‘My Work is More Important than Yours,’ So Say We All
Bethany Jenkins, The Gospel Coalition
Public school districts in the United States do not prioritize dance over, say, math. This is not, however, a mere accident of history.
What It Means to Listen: Free Speech from the Perspective of the Abrahamic Religions
Dominic Burbidge, Public Discourse
The Abrahamic religions provide a radical interpretation of the importance of speech: it is the primary way in which God reveals himself. Because persons of faith believe that God has spoken, they are called to develop and deepen their capacities for listening.
It’s the greatest achievement in human history, and one you probably never heard about
Mark J. Perry, AEI Ideas
Dartmouth economics professor Douglas Irwin has an excellent op-ed in today’s Wall Street Journal — “The Ultimate Global Antipoverty Program,” with the subtitle “Extreme poverty fell to 15% in 2011, from 36% in 1990. Credit goes to the spread of capitalism.”
Today, Pope Francis met with Orthodox, Anglican, Jewish, Muslim, Buddhist and Hindu representatives to sign a Declaration of Religious Leaders against Slavery. Pope Francis thanked those in attendance for making the public commitment to end modern slavery in all its forms. He spoke of the spirit of fraternity among believers, along with the knowledge that humans, created in God’s image and likeness, deserve dignity, regardless of their circumstances. (more…)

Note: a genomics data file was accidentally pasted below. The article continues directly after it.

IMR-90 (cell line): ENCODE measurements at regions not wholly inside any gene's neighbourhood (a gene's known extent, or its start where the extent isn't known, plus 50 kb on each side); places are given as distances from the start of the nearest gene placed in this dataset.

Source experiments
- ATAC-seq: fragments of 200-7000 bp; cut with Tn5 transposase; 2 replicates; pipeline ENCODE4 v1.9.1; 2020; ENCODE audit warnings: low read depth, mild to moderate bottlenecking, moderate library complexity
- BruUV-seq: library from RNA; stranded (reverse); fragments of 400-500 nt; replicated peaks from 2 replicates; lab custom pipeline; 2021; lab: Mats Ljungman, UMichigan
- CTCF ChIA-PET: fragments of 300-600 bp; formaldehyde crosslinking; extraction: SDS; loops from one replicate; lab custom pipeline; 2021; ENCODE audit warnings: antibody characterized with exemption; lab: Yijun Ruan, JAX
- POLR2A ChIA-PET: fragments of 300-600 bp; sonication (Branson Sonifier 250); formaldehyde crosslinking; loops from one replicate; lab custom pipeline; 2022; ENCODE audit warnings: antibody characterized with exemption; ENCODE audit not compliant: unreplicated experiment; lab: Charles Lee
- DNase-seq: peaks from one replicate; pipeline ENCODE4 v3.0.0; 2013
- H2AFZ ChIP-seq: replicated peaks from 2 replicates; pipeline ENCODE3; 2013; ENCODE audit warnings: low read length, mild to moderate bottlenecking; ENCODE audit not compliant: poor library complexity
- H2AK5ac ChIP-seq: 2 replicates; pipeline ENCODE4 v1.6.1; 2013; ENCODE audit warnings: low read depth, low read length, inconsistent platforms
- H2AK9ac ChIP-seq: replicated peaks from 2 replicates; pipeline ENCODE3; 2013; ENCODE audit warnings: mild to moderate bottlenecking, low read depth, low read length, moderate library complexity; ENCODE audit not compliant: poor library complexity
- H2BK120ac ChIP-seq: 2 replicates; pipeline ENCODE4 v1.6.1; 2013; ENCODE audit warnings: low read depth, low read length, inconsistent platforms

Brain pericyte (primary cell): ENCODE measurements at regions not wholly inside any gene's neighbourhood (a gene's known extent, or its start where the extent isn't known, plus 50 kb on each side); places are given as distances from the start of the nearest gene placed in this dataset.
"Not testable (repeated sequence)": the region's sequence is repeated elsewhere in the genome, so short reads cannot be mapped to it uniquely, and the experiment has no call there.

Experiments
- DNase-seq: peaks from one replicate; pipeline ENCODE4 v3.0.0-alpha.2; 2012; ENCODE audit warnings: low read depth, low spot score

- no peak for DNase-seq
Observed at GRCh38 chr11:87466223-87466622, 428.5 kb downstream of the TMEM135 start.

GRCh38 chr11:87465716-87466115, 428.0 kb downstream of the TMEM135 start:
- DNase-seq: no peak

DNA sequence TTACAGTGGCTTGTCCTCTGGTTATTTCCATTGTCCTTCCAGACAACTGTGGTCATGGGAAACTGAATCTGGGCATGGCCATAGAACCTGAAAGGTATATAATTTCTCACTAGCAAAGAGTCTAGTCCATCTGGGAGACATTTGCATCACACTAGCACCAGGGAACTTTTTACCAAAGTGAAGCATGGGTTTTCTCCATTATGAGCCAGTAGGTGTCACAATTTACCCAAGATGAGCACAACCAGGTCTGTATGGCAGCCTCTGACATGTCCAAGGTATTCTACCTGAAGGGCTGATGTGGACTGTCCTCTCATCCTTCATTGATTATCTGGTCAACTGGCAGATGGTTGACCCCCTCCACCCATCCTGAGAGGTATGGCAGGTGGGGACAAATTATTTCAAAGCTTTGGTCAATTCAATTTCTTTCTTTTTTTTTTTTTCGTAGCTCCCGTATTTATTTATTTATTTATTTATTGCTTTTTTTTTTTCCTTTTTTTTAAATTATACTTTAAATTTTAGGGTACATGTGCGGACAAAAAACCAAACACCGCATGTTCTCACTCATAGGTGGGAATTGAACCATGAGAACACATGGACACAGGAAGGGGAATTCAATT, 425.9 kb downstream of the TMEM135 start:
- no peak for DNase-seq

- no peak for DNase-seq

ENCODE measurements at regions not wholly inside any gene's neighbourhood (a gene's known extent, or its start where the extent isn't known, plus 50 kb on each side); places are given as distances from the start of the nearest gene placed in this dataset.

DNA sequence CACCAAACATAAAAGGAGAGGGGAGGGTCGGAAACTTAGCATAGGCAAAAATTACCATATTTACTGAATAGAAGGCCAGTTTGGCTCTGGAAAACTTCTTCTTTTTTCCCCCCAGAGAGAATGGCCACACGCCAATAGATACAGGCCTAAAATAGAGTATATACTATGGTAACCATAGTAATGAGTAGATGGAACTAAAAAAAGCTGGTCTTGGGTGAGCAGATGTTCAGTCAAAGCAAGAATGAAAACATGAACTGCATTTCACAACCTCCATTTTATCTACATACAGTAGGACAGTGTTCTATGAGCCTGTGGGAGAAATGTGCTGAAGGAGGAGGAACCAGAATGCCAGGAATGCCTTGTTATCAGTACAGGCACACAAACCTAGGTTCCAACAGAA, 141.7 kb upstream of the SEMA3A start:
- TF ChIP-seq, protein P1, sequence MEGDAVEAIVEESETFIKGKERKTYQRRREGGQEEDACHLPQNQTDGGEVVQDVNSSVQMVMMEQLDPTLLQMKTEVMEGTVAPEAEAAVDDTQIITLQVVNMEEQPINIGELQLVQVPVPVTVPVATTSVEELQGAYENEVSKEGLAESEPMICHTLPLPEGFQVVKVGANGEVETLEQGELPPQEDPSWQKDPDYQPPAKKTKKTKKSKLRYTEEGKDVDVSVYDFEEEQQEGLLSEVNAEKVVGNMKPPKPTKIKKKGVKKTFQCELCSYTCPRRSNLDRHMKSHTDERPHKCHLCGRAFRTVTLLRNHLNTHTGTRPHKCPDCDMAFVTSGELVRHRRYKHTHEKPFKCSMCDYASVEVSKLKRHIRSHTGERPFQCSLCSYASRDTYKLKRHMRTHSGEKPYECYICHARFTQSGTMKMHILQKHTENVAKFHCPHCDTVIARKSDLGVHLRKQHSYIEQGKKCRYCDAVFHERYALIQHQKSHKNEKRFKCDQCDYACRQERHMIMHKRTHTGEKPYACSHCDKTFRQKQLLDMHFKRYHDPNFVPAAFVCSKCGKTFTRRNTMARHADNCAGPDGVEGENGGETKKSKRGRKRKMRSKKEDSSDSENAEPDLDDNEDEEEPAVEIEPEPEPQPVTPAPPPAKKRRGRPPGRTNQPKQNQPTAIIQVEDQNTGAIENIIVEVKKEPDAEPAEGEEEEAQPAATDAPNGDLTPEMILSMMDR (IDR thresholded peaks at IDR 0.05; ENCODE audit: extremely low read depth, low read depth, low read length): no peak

For most of my life I was, at 5-foot-10, of exactly average height. But in the span of one day in 1989 I became freakishly tall.
While I hadn’t grown an inch upward, I had moved 6,000 miles eastward to Okinawa, Japan. Since the average height of native Okinawans was only 5-foot-2, I towered over most every native islander by 8 inches. It was the equivalent of being 6-foot-6 in the United States.
Unfortunately, when I would leave the towns of Okinawa and step back onto the military base I instantly shrunk back to average height. My height advantage only lasted as long as I got to choose my point of reference.
Where did the truth lie? Was I truly tall or only of average height? The answer was completely dependent on my point of reference. Height, after all, is just a statistical artifact.